Laika: Animation that Meets Both the Future and the Past


1-zPx6fuSqHLlmpnu_aCwg8gFor those of you who have limited your animated film selection to old nineties cartoons and the latest Pixar movie of the month, then you’re missing out. There’s way more to the animation world than just that. An example of a great, yet completely underrated animated film company is Laika. Laika Films is a smaller, more unknown film company to some. To others, it’s known as a major competitor and the creator of some of the best animated films of the twenty-first century.

Animated is actually a loose term to use for these types of movies, since each one is solely done in Claymation for the most part. It’s done so well, sometimes you forget about that aspect. Think you haven’t seen any of their movies? You probably have. The four movies they have done are Coraline, ParaNorman, Boxtrolls, and Kubo and the Two Strings. All of these are highly praised, well reviewed, and greatly beloved films with a fantastic fan base.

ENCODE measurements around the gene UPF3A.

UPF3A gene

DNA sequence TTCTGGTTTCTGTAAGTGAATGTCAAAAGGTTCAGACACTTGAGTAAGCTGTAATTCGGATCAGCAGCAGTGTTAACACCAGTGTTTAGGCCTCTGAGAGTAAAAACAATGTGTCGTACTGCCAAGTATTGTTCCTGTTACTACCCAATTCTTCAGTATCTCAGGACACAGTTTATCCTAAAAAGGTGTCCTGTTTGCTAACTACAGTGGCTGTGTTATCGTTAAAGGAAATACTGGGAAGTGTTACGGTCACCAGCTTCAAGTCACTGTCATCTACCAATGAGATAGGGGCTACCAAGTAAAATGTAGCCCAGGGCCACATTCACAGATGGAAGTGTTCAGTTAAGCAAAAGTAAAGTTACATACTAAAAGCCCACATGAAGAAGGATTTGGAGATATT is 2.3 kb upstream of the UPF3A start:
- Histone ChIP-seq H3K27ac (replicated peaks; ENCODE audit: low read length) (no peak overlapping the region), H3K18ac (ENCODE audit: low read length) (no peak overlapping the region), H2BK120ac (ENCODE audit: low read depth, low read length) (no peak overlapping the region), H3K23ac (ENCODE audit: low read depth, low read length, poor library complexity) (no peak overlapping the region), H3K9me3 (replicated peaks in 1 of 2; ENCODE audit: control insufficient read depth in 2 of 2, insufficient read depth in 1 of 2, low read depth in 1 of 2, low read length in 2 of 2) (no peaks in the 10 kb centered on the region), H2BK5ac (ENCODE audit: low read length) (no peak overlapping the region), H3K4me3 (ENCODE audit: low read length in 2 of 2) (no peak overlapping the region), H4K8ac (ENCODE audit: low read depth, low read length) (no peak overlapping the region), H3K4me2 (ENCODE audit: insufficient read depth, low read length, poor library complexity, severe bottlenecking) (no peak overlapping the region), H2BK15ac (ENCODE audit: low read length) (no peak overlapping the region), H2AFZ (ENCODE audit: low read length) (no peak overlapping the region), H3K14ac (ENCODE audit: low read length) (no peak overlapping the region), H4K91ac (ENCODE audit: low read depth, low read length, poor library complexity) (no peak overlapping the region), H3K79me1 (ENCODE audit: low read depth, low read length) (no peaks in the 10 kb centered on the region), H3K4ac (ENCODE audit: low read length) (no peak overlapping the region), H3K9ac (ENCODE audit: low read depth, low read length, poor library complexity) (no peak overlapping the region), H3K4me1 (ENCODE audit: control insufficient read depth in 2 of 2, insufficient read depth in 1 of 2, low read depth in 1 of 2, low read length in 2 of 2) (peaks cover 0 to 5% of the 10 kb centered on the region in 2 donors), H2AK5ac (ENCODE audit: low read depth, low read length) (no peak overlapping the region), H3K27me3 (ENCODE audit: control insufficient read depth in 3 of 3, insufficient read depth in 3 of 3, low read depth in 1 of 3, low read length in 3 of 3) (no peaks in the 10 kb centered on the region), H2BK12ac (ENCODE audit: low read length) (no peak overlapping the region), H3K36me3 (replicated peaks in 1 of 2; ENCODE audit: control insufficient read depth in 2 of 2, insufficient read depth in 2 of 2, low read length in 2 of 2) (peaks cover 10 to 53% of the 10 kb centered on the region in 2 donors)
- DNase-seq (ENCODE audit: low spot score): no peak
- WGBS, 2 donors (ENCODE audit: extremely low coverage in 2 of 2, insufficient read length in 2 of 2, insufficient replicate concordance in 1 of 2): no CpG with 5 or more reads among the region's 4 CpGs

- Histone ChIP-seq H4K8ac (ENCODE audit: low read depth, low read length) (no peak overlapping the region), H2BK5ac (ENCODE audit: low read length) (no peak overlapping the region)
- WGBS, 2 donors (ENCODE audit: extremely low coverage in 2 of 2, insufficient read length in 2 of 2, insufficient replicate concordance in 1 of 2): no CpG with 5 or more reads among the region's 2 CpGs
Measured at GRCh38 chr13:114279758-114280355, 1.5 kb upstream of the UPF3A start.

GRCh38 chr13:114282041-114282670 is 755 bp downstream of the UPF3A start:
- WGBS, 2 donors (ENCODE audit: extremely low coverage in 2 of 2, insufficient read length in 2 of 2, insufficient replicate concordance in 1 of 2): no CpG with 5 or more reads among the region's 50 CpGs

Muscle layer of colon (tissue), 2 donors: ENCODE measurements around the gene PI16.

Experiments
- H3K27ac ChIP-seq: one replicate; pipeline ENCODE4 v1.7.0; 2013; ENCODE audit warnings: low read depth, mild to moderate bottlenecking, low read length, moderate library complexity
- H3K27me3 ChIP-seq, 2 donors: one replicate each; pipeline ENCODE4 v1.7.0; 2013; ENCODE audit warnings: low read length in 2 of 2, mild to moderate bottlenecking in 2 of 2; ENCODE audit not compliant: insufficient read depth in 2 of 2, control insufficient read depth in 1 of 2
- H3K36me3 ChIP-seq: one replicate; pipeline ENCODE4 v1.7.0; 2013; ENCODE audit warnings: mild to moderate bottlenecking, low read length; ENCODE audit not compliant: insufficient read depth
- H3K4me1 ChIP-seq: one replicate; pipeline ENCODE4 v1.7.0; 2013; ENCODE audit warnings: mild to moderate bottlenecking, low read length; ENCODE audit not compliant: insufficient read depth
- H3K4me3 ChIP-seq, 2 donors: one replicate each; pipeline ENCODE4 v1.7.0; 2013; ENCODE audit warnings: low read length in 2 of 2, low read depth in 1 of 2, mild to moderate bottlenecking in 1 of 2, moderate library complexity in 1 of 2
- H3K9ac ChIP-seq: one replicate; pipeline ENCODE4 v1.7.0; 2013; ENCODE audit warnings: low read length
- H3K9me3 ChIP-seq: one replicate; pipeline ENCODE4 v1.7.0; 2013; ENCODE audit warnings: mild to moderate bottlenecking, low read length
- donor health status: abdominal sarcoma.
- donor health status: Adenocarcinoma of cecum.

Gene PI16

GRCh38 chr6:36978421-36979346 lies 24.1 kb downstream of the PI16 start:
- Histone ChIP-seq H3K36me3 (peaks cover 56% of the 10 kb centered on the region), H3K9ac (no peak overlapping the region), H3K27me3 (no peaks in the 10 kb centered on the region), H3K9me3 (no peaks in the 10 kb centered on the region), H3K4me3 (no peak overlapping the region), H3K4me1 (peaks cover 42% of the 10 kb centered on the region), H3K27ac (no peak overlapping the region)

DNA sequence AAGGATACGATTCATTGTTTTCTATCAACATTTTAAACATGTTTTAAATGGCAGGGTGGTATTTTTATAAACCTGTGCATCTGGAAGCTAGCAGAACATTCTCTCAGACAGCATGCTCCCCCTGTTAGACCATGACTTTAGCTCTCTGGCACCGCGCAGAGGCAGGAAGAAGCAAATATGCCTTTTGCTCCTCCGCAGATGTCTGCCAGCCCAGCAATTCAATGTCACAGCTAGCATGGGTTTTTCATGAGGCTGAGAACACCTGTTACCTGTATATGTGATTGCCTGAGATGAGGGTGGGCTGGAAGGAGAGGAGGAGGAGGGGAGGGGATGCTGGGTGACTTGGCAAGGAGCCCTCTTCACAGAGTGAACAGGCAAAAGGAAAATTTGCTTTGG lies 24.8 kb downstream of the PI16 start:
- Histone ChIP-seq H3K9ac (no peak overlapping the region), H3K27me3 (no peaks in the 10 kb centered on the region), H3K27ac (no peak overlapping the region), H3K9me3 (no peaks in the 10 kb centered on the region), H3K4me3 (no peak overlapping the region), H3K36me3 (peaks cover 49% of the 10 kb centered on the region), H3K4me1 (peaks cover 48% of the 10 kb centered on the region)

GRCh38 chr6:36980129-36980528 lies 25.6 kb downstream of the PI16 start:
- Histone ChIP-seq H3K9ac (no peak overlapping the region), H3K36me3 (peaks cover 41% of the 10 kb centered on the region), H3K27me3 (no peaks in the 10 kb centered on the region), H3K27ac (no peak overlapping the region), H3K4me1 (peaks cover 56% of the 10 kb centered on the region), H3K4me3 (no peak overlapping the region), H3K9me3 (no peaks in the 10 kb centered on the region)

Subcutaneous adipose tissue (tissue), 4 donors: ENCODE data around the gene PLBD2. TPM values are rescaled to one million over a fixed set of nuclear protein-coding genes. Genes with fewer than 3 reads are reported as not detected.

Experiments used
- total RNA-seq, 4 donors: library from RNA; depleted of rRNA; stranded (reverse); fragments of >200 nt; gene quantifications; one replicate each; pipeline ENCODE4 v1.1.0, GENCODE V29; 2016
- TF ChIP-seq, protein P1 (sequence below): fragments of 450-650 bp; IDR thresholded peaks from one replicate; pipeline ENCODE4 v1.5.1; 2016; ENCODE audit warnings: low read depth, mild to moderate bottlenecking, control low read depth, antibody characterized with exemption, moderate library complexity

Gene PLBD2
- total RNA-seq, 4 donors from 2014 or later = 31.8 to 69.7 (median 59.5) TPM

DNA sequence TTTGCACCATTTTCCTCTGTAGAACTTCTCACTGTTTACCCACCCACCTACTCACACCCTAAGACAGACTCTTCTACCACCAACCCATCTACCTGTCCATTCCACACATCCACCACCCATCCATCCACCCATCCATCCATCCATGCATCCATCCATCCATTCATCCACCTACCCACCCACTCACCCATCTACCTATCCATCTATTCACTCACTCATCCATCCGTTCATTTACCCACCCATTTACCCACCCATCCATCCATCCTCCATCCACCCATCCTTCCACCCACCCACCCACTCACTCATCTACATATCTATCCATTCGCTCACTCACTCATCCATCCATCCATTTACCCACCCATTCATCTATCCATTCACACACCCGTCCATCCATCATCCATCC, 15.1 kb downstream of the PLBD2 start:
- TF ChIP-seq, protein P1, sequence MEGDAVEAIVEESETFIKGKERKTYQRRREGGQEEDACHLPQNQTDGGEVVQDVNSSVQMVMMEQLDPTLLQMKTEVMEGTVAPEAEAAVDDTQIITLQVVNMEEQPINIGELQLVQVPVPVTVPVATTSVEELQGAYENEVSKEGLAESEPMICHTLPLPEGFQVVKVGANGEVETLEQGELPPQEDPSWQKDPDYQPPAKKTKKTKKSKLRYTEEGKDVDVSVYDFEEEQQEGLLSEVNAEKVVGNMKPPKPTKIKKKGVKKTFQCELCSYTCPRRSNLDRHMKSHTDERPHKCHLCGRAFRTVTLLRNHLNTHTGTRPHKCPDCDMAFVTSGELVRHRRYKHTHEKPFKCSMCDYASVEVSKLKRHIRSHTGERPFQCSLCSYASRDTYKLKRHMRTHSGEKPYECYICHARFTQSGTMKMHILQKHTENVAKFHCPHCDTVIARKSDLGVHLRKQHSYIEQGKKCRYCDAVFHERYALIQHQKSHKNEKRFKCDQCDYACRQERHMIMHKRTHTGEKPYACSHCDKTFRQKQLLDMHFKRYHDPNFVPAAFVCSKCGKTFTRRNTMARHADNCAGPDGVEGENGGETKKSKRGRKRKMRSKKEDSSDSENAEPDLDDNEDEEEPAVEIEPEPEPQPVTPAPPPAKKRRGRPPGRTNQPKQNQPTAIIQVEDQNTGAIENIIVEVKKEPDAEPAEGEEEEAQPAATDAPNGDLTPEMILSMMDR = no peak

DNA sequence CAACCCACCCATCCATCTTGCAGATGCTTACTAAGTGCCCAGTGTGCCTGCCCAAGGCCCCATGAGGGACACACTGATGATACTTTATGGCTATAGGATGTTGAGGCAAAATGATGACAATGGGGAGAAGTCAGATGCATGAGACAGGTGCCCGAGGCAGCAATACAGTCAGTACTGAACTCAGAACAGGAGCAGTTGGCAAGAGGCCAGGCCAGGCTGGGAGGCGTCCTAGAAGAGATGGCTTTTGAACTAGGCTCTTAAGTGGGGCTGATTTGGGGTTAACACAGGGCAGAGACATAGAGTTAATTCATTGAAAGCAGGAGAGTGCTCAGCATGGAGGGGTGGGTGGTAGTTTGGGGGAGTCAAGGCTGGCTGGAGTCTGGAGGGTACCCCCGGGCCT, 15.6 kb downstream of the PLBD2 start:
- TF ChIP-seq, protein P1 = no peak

Laika began in 2005 with the idea of combining something old, like stop-motion animation, with twenty-first century appeal. Their films are filled with purpose and they take story-telling seriously. There will be no fluff films from these guys just to make a buck. Nor will they ever do a sequel to any film they create. They care more than that. Each film receives Oscar nominations and tons of respect. They aren’t receiving this type of feedback for no reason.


At the head of the company is Travis Knight who just directed his first film, Kubo and the Two Strings. Knight is the CEO and president of Laika. What’s interesting about Knight is how he ended up in his position. He was actually once a rap musician. This was during the time when he was trying to find himself. Knight always put a lot of pressure on himself because of his dad. He would watch his dad work hard and be successful and Knight wanted the same. His dad’s company? Nike. His father is Phil Knight, one of the funders of Nike, Inc. No big deal, right?